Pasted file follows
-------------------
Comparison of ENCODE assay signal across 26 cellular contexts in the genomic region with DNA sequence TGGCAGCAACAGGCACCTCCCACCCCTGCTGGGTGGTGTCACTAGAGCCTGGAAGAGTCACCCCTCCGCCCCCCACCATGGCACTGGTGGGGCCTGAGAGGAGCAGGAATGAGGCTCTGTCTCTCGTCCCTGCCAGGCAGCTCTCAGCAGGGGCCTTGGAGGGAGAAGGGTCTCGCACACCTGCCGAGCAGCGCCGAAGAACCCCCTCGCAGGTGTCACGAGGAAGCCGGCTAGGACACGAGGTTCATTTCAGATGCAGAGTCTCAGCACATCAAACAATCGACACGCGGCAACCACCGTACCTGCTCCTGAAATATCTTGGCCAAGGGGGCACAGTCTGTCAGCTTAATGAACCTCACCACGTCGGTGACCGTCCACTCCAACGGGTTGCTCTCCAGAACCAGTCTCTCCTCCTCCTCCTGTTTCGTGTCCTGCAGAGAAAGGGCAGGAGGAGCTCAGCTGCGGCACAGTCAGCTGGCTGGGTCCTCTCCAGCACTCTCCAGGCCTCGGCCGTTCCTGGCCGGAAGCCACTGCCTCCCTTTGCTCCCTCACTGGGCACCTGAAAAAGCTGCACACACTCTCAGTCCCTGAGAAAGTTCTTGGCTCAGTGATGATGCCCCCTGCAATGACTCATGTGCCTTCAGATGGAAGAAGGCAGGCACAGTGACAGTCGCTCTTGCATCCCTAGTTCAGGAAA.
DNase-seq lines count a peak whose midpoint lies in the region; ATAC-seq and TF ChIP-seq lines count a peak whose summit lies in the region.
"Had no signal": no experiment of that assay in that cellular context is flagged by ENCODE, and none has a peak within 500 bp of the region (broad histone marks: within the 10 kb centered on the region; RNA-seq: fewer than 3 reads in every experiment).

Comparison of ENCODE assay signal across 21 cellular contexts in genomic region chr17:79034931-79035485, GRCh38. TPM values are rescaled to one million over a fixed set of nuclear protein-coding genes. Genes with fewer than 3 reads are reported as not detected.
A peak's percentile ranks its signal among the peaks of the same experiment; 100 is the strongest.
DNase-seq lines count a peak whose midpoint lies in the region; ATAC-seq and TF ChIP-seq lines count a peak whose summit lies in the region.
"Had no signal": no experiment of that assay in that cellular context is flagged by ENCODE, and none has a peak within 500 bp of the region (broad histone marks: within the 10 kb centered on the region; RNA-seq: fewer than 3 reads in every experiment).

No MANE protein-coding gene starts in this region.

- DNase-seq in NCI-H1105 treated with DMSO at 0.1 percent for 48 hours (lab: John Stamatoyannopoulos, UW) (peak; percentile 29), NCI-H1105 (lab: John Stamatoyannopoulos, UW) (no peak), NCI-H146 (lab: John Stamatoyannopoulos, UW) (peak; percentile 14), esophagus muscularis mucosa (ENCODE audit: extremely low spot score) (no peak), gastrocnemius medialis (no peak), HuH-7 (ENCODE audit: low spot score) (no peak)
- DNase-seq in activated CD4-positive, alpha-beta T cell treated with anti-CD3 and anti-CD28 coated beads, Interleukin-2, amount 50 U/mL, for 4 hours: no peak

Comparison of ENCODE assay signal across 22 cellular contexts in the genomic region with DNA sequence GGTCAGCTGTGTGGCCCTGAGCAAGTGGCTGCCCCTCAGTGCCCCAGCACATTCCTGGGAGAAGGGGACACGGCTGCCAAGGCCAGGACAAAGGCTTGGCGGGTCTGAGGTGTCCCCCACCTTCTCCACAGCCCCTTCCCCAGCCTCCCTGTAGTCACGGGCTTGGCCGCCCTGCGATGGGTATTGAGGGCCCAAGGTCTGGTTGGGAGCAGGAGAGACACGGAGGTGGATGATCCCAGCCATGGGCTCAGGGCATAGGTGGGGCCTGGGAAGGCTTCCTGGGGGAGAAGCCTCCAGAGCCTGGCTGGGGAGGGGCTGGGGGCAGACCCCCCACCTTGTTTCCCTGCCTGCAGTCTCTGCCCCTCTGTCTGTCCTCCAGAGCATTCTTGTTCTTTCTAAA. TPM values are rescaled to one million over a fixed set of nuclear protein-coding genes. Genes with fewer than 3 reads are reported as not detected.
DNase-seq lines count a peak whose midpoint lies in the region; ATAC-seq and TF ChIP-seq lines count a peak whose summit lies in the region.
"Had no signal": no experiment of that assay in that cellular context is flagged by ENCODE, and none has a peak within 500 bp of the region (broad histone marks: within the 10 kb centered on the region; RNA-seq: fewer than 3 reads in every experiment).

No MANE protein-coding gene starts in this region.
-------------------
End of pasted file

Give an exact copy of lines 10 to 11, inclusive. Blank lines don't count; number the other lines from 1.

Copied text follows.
- DNase-seq in activated CD4-positive, alpha-beta T cell treated with anti-CD3 and anti-CD28 coated beads, Interleukin-2, amount 50 U/mL, for 4 hours: no peak

Comparison of ENCODE assay signal across 22 cellular contexts in the genomic region with DNA sequence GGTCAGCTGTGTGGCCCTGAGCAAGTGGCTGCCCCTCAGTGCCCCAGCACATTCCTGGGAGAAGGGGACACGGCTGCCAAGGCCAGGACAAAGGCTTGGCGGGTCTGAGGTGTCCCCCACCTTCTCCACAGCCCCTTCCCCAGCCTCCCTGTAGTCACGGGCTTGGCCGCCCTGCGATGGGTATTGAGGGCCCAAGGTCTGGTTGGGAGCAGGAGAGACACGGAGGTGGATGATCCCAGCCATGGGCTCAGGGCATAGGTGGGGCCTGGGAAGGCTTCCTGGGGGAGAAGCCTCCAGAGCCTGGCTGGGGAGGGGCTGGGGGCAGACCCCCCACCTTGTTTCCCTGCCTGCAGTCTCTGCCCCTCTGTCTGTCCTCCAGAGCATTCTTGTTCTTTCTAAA. TPM values are rescaled to one million over a fixed set of nuclear protein-coding genes. Genes with fewer than 3 reads are reported as not detected.